There is a well-known business adage that says that every company is for sale at the right price. Industry trends change quickly, and there’s no way to know when an irresistible offer may come along. Whether you’re actively selling your business or just mildly interested, preparing your business for sale will help improve efficiency and bottom-line profit by exposing ineffective processes and operational deficits. If you’re unexpectedly forced to sell without the benefit of proper preparation, you may lose leverage in negotiations and be compelled to accept a lower price.
Eight Tips to Improve the Marketability of Your Business
To enhance the value of your business, it’s important to work every day to upgrade its marketability. Here are eight essential tips to help increase the intrinsic value of your business so it appeals to prospective buyers.
1) Increase Revenue: Buyers look for businesses with a consistent increase in top-line revenue of at least five percent annually over the past three years. Strategies to improve revenue include evaluating pricing, product diversification and target marketing.
2) Assemble a Complete set of Financials: The ability to demonstrate a dependable pattern of verifiable cash flow is essential to attract serious buyers. You’ll secure the best price for your business when you can produce complete financial records for the past three years that include the following:
- a) Federal Tax Returns
- b) Income Statements
- c) Balance Sheets
- d) Sales Tax Returns
- e) Payroll Records
- f) Accounts Payable
- g) Accounts Receivable
3) Continuity of Ownership: Potential buyers like stability, so it’s important to provide a 5-year history of ownership that includes an explanation for any disruptions or unusual circumstances.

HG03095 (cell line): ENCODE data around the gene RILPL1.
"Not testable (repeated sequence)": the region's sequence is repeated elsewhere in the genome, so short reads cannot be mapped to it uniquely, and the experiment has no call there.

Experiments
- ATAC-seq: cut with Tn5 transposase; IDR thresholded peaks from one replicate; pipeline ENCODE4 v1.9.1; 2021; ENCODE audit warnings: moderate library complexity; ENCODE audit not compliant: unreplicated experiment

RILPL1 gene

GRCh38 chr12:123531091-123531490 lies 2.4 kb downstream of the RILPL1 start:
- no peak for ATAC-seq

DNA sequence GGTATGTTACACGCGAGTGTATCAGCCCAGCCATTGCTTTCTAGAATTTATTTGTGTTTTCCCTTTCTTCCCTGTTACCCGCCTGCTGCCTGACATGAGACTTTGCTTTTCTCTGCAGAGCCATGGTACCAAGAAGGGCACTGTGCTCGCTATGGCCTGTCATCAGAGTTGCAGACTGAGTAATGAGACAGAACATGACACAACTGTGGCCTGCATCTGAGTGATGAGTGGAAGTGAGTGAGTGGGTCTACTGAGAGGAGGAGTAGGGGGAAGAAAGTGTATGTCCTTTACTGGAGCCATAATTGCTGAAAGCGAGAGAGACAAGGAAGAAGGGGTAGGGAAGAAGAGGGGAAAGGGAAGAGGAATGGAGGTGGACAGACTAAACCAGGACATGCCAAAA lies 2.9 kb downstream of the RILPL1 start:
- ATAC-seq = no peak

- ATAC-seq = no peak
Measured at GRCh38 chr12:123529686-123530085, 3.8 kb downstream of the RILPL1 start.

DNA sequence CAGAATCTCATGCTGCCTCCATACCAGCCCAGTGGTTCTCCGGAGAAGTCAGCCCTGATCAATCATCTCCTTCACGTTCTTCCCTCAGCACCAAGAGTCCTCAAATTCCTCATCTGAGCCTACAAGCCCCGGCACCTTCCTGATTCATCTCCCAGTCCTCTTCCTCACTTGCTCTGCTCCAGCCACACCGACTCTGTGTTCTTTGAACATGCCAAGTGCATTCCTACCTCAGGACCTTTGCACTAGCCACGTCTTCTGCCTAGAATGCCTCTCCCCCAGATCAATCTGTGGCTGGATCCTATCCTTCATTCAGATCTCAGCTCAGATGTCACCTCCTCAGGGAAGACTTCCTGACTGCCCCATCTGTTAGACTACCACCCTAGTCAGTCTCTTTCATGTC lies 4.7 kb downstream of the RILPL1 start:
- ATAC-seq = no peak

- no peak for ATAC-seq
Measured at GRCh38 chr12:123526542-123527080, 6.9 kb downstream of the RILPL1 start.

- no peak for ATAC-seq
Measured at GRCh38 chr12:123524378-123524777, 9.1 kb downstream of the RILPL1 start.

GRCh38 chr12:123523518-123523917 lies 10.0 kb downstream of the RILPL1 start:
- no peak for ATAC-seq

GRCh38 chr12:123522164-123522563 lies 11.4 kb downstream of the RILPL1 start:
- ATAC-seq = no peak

4) Favorable Long-Term Lease Agreements: Buyers typically look for a business with a lease that has at least 10 years remaining on the term. Increases of no more than three percent annually are preferred with an accompanying revenue-to-rent ratio of 6-8 percent. Long-term leases are especially attractive to businesses in a valuable retail location or those that utilize heavy equipment in production processes.
5) Pricing: Price is the single biggest factor that determines how quickly your business will sell. No matter how well positioned your company may be relative to its competitors, an overpriced business could remain on the market in perpetuity while attracting minimal buyer attention.
6) Terms of Sale: As stated above, pricing is always the most important element in the deal, but the terms of sale are also a critical component that affects the marketability of a business. Specifically, if a potential buyer is unable to secure reliable financing, you should expect to finance 60-70 percent of the sale price.
7) Condition of the Premises: The condition of the facility where your business operates will have a substantial impact on buyer interest. This is particularly important if the business deals directly with the public. When the exterior or interior of a building is neglected, it conveys a sense of disorganization and inefficiency. The buyer may pursue a different opportunity altogether or make an offer that is significantly lower than the asking price.
8) Management and Personnel Continuity: Every business is largely defined by the quality of its employees, so having good people in place is essential to attract serious buyers. Poor moral and inattentive workers often jeopardize deals, so ensuring key employees are productive and satisfied is critical. Buyers look favorably on companies that have existing employment agreements that include a non-competition clause.
Improved Marketability Leads to a Higher Selling Price
Is your business ready for sale? If not, don’t delay in working to increase the value, salability and attractiveness of one your most valuable assets. Preparing today will yield significant rewards in the future when you consider cashing out and selling your business.